HT: Birth Story
This paper looks at two articles published in The Journal of Adolescent Health: "Abstinence and abstinence-only education: A review of US policies and programs", and "Abstinence-only education policies and programs: A position paper of the Society for Adolescent Medicine".
The authors took a hard look at these articles:
We obtained copies of the referenced materials and examined them to determine how accurately the authors had interpreted the evidence. Where provocative words and phrases were used (eg. "censorship," "misinformaiton"), we searched the documents for these words and phrases. We also evaluated additional authentic references addressing abstinence education that had been omitted from this review article. As necessary, we consulted experts in the field.
And what did they find? "[A] significant number of serious omissions, misrepresentations, deviations from accepted practices, and opinions presented as facts. Logic, if employed, was often faulty."
Here are some of the shortcomings found:
- "Key points are substantiated by non-peer-reviewed sources."
- "The authors repeatedly state that a source says something, when it fact it does not."
- Rather than citing original source documents, "these authors cite secondary and tertiary sources."
- The authors "cite opinion pieces and editorials" and "on-line news magazines."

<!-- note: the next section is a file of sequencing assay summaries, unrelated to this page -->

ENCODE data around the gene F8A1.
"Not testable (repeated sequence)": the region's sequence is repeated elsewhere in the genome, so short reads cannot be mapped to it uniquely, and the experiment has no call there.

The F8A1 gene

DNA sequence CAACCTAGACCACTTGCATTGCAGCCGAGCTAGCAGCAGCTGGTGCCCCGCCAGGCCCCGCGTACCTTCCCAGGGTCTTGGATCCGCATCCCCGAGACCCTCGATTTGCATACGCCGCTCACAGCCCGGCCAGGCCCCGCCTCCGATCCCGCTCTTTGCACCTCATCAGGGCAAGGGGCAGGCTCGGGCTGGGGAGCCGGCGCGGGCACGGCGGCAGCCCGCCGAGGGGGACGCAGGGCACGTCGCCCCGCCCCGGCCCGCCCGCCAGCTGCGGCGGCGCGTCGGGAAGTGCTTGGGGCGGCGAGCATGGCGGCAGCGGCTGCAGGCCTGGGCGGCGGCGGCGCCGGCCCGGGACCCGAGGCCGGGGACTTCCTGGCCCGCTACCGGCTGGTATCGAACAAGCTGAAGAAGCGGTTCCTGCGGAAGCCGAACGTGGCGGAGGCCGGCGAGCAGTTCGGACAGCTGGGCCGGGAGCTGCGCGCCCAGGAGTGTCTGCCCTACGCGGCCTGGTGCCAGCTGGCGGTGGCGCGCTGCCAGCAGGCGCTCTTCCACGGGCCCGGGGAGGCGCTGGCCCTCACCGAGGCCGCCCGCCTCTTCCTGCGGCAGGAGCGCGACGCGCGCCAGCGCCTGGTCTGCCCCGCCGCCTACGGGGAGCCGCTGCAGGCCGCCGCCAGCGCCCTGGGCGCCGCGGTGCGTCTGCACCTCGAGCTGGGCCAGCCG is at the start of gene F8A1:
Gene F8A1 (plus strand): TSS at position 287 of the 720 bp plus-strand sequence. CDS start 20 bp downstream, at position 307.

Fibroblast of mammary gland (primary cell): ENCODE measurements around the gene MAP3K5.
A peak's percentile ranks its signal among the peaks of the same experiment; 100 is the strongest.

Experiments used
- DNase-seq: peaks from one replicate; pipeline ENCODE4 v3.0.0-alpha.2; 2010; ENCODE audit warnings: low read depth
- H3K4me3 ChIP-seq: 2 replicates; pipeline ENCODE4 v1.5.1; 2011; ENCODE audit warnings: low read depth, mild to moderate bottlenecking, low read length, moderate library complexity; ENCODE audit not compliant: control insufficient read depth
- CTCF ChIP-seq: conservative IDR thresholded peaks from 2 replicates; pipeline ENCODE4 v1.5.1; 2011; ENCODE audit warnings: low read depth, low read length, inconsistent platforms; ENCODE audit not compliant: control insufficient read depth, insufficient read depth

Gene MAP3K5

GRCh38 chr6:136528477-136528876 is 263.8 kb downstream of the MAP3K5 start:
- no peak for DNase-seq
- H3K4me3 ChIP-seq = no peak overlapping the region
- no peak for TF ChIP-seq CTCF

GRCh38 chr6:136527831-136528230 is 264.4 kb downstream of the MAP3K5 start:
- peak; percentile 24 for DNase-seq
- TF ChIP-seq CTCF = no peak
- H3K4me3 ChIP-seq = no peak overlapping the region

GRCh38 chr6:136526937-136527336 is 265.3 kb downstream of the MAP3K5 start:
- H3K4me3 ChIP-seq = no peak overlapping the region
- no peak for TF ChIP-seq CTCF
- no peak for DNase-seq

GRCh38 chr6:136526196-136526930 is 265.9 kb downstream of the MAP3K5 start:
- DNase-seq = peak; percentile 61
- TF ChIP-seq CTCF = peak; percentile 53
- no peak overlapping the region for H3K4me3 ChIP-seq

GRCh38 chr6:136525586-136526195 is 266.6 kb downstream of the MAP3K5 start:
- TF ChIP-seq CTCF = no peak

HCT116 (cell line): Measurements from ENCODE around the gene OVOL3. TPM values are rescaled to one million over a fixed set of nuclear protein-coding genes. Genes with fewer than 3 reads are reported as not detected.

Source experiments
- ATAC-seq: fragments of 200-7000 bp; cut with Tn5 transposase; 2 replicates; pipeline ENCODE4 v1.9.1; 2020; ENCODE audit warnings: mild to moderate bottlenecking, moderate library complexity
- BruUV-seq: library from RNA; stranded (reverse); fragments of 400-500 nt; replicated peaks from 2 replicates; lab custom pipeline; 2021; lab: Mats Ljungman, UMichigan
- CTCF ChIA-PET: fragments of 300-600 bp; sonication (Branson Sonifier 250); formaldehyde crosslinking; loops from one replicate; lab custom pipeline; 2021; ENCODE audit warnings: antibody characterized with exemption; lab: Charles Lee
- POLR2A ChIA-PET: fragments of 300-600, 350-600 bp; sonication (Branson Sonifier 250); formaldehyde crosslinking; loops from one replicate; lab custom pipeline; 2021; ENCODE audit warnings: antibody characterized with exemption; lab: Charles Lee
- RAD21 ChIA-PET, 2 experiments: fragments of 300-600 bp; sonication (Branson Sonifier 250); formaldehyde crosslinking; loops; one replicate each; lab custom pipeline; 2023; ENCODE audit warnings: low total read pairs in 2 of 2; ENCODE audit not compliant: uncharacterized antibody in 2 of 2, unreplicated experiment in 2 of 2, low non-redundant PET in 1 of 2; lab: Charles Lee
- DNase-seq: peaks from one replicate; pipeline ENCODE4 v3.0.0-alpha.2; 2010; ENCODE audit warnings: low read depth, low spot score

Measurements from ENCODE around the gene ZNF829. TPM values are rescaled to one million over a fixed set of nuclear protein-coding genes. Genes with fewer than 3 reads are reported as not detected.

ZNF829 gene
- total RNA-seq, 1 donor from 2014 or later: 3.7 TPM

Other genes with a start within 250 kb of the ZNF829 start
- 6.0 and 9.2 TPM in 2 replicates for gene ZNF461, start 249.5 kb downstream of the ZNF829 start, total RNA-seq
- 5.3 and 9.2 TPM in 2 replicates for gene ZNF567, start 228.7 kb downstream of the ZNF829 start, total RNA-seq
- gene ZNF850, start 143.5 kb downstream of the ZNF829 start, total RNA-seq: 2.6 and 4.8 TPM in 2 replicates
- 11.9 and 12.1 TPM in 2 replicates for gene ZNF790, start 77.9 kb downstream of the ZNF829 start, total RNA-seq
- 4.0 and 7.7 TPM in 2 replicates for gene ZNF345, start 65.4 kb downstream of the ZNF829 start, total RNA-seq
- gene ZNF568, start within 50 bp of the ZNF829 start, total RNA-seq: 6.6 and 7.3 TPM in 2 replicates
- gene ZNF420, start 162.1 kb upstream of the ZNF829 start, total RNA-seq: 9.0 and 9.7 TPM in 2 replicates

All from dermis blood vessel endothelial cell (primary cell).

- The authors do not inform the reader when the cited source was not peer-reviewed. (This is done in dozens of instances.)
- Many assertions are not referenced at all.
One striking feature of the articles is a dichotomy the authors build between "moral" considerations (which they condemn) and "ethical" considerations (which they applaud). In other words, if they disagree with a practice, they scornfully dismiss the practice as forcing "morality" on children. If they agree with a practice, they praise it as "ethical".
One "moral" assertion that the authors of the JAH articles scorn is that of encouraging teens to "be responsible." They also fault the use of the word "virgin" as being a "moral" term.
The JAH authors assert twice that there is no evidence that sexual activity can be harmful to adolescents. This flies in the face of studies that find higher rates of depression among sexually-active teens. It also ignores the obvious risks of STDs and unintended pregnancy, which bring with them considerable stress.
The JAH authors also claim that abstinence-based sexuality education is contrary to parental and adolescent values, even though polling finds over 94% support for abstinence education among parents and over 80% support for abstinence education among the teens themselves.
The critics of the JAH articles go on to look at evidence of success or failure of contraceptives-based versus abstinence-based sex education programs. I encourage you to read this for yourself and draw your own conclusions. But I'll review the results of two community-based abstinence programs:
I encourage y'all to read this critique for yourselves.